How often does malicious code (like Active X) steal corporate information by sending it via HTTP (through a corporate...
proxy)? Is remote control of a corporate PC possible through such outgoing HTTP? How can we prevent that at the proxy/firewall level?
This mechanism is definitely an increasing vector of attack, given that most organizations allow unfettered outgoing HTTP and HTTPS access. There are numerous tools (such as Reverse WWW Shell, available at www.thehackerschoice.com) that push a shell out over outgoing HTTP access. From the network perspective, it looks like outgoing HTTP, possibly even authenticating to a proxy with a static user ID and password. For the attacker, though, it's really incoming shell access, executing commands on the attacker's behalf. The attacker has to install some software on the internal system first, and configure it to poll the attacker for commands to run.
There's even a commercial service that implements remote access to the desktop via HTTP, called GoToMyPC.com. It's very scary indeed, letting your users (and evil attackers) anywhere on the Internet control your machines remotely via outgoing HTTP secured only by a user-chosen password. As we all know, users choose lame passwords unless there is some sort of password complexity requirement, which doesn't exist at GoToMyPC.com.
So, what can you do? First off, block access to GoToMyPC.com at your border firewall or gateway unless you have a very specific business need for it. Additionally, block access to the popular www.anonymizer.com Web site sometimes used for these kind of attacks to launder the source address of the attacker. For a more thorough solution, consider deploying or updating your HTTP filtering mechanisms to block access to remote-control sites and services. The same tool that you use to help limit access to porn can be used to stop access to these remote-control/anonymizing sites. SurfControl has a product that blocks access to unwanted URLs. They classify GoToMyPC.com and Anonymizer.com as "remote proxies" and can be configured to block such access. You can test any URL to see if SurfControl filters it by using a handy test form at their Web site.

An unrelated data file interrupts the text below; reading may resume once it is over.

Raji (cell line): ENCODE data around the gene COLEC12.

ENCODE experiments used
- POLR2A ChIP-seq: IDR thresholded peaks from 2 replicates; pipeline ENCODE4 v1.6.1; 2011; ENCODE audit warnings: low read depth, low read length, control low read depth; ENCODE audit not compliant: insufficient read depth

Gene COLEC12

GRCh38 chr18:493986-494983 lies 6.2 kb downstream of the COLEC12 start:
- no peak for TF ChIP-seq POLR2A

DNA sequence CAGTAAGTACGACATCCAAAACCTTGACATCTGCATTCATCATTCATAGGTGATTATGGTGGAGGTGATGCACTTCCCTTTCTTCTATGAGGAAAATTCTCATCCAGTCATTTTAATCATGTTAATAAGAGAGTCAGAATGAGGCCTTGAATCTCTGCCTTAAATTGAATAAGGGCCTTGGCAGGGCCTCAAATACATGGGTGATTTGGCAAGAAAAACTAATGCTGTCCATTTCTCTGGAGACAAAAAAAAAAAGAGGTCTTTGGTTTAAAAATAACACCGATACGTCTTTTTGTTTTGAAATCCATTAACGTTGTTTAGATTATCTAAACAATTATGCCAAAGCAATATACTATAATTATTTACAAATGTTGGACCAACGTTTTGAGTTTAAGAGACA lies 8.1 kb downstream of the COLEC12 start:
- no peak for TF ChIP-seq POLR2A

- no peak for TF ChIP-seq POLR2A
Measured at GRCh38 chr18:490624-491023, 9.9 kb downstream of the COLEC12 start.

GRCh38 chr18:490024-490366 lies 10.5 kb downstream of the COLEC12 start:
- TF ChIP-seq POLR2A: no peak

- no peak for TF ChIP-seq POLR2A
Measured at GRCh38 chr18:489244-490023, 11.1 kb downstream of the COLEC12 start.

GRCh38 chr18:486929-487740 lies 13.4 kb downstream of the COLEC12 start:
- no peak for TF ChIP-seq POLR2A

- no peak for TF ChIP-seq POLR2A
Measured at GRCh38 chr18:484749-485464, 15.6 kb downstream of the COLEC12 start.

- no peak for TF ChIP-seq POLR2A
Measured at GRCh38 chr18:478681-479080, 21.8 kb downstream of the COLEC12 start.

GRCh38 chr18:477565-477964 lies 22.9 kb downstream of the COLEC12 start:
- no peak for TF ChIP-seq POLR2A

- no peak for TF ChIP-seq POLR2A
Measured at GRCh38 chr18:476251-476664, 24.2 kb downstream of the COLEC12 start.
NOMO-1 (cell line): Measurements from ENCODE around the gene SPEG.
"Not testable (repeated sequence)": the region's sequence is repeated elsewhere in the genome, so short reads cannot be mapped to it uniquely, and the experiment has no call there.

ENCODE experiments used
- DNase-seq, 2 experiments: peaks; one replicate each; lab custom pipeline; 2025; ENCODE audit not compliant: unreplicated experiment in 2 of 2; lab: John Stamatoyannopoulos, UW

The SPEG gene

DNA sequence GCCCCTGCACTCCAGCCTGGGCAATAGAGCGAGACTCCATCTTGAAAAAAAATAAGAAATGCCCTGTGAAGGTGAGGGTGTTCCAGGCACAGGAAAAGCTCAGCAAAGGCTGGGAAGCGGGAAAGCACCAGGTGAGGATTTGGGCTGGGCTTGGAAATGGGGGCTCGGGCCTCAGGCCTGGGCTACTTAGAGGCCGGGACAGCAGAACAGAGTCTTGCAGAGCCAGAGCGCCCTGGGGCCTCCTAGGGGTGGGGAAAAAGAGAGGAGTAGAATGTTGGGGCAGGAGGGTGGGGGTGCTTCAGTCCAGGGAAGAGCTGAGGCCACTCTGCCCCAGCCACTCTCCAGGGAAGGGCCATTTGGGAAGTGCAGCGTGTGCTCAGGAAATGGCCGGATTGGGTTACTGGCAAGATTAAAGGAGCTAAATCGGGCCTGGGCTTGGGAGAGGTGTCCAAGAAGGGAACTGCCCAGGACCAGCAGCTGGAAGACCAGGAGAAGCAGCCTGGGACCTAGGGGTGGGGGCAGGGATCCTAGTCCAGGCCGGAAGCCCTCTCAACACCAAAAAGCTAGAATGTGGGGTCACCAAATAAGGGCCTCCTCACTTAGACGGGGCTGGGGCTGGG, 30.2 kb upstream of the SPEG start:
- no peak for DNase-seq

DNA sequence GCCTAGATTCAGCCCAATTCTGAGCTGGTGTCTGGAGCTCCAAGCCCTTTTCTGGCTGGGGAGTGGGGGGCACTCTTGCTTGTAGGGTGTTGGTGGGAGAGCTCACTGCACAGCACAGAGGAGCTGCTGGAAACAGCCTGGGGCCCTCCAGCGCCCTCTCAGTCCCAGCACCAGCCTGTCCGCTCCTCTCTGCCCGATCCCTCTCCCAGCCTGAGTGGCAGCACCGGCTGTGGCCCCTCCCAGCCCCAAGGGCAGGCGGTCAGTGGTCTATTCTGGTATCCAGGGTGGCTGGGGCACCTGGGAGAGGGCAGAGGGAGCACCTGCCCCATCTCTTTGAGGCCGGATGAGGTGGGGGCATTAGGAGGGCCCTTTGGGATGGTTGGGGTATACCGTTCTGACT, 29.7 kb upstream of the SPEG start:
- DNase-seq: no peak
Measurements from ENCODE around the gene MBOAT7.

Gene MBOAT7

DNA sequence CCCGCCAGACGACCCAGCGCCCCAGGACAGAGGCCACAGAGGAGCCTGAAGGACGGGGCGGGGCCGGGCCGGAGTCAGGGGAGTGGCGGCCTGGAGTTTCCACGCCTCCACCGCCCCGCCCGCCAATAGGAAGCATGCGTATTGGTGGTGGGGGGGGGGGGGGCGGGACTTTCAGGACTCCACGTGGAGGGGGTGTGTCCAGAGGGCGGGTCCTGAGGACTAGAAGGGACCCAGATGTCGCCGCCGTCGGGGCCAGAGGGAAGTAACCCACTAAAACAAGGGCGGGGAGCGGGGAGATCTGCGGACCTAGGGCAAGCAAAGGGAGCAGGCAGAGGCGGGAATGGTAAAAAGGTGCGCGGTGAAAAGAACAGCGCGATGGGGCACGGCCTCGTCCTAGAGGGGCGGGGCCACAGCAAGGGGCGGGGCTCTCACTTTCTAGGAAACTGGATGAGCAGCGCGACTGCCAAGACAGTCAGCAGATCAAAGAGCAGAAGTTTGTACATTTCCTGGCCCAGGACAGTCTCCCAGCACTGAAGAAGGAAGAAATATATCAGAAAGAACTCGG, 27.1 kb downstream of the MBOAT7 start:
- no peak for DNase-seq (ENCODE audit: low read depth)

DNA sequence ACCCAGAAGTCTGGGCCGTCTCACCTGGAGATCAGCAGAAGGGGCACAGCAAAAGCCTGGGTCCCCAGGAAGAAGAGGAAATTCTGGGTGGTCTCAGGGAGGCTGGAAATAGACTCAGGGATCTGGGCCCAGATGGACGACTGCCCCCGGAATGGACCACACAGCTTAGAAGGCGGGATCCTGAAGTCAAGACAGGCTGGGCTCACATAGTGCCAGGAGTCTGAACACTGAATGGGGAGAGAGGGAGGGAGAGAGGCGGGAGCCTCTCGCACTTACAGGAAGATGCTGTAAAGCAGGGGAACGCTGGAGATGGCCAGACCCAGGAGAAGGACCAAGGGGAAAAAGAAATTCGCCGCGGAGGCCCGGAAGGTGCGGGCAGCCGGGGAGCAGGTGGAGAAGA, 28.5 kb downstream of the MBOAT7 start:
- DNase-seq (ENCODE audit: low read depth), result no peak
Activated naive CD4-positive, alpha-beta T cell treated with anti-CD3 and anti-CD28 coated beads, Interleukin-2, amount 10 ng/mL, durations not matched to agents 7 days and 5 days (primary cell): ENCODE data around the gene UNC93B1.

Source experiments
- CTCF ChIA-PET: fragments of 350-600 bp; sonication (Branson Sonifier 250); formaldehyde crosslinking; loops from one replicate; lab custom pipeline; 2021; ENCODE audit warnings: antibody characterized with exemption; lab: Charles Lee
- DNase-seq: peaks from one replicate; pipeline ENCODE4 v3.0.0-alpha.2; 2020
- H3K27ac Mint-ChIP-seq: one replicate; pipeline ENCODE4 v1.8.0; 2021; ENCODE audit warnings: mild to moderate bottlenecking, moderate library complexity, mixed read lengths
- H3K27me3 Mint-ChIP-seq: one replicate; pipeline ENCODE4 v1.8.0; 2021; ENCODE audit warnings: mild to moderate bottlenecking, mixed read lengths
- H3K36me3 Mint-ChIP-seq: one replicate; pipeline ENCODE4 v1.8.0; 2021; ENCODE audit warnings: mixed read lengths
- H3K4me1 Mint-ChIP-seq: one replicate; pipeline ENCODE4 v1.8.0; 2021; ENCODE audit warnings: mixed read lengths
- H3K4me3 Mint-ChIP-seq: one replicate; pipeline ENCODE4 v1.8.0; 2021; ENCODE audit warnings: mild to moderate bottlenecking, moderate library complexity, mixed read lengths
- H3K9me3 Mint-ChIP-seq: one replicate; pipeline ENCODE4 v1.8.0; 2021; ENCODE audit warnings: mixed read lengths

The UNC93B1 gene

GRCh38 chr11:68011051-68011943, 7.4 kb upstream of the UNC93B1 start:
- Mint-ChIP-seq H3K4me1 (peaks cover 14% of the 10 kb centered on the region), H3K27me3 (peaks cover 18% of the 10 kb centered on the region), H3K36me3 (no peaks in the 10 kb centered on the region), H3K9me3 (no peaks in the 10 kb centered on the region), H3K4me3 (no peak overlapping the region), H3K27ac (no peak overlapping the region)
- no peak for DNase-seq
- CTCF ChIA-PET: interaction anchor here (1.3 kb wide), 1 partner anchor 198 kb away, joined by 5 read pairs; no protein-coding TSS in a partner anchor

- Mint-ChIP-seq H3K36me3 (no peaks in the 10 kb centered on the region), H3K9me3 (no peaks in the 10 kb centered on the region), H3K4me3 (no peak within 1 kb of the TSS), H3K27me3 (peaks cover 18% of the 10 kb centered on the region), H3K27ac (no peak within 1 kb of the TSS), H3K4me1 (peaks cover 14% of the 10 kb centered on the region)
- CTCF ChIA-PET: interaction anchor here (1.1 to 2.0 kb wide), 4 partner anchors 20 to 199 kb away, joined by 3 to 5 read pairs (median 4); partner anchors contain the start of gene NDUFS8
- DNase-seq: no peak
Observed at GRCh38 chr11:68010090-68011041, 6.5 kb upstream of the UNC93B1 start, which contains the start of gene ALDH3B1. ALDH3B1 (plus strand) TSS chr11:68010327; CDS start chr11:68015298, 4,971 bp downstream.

Of course, if the attacker uses his or her own Web site instead of something registered with SurfControl, you are out of luck with that solution. That's why strong internal host security is a must. Run up-to-date antivirus tools and use network-based IDS tools to look for spurious traffic that could be an indication of a backdoor.
For more info on this topic, please visit these SearchSecurity.com resources:
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